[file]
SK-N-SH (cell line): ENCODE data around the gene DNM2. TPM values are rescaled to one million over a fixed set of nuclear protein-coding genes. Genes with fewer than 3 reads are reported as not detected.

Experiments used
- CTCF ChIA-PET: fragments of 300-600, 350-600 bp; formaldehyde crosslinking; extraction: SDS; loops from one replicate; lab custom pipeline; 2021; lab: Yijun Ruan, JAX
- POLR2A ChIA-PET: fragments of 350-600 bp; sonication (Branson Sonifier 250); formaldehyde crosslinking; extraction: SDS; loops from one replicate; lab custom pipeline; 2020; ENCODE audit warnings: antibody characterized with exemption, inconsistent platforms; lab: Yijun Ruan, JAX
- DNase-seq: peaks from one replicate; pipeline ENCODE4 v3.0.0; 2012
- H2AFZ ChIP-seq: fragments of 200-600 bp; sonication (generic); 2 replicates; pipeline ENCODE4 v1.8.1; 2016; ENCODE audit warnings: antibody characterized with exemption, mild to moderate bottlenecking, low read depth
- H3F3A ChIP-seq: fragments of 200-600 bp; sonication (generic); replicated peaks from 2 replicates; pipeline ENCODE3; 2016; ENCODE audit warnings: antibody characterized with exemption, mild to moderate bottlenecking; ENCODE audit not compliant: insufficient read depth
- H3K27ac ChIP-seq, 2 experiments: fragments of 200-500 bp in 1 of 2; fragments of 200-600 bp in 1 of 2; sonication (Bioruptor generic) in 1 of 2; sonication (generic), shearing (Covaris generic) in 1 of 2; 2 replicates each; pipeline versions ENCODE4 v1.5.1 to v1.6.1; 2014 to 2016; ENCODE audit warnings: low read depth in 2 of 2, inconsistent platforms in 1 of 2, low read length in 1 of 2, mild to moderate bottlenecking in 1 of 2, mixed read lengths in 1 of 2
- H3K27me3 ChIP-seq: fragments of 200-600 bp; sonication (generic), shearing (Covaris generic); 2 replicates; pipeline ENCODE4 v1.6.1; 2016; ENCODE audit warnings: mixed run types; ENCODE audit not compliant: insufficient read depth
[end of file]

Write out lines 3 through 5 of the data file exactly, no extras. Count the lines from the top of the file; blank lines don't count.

- CTCF ChIA-PET: fragments of 300-600, 350-600 bp; formaldehyde crosslinking; extraction: SDS; loops from one replicate; lab custom pipeline; 2021; lab: Yijun Ruan, JAX
- POLR2A ChIA-PET: fragments of 350-600 bp; sonication (Branson Sonifier 250); formaldehyde crosslinking; extraction: SDS; loops from one replicate; lab custom pipeline; 2020; ENCODE audit warnings: antibody characterized with exemption, inconsistent platforms; lab: Yijun Ruan, JAX
- DNase-seq: peaks from one replicate; pipeline ENCODE4 v3.0.0; 2012